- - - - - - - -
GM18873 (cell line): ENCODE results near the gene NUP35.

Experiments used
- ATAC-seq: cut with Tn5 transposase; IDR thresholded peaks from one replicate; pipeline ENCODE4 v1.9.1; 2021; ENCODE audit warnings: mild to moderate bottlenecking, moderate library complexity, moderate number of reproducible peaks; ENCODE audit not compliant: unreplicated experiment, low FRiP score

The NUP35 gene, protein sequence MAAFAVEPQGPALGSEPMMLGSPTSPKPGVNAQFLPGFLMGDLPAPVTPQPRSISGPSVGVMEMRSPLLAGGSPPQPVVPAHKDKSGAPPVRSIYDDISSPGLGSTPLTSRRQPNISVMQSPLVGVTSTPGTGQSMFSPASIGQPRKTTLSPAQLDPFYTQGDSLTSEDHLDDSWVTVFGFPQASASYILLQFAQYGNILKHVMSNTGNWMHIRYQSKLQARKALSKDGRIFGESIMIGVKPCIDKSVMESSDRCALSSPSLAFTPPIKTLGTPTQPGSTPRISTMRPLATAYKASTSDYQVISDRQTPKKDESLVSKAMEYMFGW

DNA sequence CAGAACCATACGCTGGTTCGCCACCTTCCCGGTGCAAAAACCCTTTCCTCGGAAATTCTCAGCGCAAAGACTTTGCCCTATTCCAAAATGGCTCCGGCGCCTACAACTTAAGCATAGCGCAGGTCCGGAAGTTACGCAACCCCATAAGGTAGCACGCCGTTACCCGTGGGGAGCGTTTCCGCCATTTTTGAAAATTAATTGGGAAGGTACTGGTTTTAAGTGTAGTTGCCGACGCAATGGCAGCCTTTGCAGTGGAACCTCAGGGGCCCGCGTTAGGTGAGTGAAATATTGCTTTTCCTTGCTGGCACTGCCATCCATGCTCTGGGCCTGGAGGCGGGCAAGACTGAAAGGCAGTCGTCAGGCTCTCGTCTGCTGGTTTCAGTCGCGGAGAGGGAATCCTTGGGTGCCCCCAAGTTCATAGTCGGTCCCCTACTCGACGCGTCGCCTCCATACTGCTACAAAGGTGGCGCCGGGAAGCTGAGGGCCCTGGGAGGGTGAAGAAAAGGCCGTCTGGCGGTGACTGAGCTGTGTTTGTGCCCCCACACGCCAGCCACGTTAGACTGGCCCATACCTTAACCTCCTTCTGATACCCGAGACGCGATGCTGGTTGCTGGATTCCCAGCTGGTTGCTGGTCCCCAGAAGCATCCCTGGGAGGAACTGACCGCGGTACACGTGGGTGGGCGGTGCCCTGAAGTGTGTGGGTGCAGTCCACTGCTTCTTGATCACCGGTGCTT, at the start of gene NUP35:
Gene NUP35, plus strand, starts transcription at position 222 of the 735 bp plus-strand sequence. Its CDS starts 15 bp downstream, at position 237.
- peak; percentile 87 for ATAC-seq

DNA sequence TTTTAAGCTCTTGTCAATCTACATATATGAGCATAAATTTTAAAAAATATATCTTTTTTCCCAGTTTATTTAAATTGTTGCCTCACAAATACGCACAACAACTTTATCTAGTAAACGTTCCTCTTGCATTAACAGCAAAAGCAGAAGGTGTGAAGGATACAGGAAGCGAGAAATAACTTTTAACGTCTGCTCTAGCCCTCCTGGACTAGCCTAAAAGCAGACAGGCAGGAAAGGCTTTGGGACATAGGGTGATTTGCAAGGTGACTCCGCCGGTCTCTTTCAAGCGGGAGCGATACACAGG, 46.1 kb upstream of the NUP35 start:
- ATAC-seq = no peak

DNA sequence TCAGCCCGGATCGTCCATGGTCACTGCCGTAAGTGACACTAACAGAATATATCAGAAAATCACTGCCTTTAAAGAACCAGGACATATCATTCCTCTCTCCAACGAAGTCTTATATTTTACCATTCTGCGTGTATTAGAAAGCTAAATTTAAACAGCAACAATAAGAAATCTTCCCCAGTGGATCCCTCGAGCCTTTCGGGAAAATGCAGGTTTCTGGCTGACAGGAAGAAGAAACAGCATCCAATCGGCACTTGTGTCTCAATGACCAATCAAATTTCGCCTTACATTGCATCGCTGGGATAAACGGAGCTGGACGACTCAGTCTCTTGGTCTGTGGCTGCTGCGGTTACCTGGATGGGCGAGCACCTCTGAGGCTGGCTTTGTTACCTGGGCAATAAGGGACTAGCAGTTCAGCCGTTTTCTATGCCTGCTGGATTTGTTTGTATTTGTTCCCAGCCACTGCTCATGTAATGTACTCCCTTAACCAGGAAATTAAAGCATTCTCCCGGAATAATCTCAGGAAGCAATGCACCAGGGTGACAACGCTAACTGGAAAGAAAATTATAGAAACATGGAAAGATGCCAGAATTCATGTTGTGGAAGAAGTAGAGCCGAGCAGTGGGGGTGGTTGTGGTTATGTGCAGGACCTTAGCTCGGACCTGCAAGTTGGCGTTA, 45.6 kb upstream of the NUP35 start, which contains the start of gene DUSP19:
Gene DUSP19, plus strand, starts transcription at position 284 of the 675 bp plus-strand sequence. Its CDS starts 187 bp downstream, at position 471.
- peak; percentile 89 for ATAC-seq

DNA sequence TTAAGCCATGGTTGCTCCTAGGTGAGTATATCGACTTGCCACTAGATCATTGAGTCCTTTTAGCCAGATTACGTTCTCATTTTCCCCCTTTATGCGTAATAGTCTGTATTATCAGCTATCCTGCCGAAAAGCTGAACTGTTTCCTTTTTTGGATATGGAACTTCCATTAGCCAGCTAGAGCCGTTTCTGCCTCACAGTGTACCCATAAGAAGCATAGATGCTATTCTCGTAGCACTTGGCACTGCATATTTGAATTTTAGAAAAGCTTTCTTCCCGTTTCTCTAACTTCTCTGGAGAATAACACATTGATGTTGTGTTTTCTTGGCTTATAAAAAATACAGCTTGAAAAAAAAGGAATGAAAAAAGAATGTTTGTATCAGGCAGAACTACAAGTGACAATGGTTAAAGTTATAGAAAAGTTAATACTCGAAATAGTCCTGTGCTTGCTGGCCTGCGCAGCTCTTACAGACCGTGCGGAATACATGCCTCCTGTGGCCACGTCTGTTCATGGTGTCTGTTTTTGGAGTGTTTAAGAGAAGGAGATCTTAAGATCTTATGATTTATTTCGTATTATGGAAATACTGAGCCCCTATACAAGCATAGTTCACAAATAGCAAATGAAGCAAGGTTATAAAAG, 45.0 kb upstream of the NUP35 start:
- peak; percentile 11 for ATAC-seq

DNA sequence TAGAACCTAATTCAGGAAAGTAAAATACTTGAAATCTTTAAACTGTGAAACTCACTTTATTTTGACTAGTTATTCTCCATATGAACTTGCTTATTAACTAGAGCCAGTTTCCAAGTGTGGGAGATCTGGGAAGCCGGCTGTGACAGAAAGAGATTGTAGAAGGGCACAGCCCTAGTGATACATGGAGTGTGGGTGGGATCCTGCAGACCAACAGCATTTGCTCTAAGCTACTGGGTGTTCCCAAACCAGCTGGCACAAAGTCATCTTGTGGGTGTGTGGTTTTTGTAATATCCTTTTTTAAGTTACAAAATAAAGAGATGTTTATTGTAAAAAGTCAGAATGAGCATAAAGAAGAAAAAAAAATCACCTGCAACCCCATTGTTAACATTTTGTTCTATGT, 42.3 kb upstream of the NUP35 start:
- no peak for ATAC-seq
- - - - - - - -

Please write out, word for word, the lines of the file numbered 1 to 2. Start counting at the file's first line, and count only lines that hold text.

GM18873 (cell line): ENCODE results near the gene NUP35.

Experiments used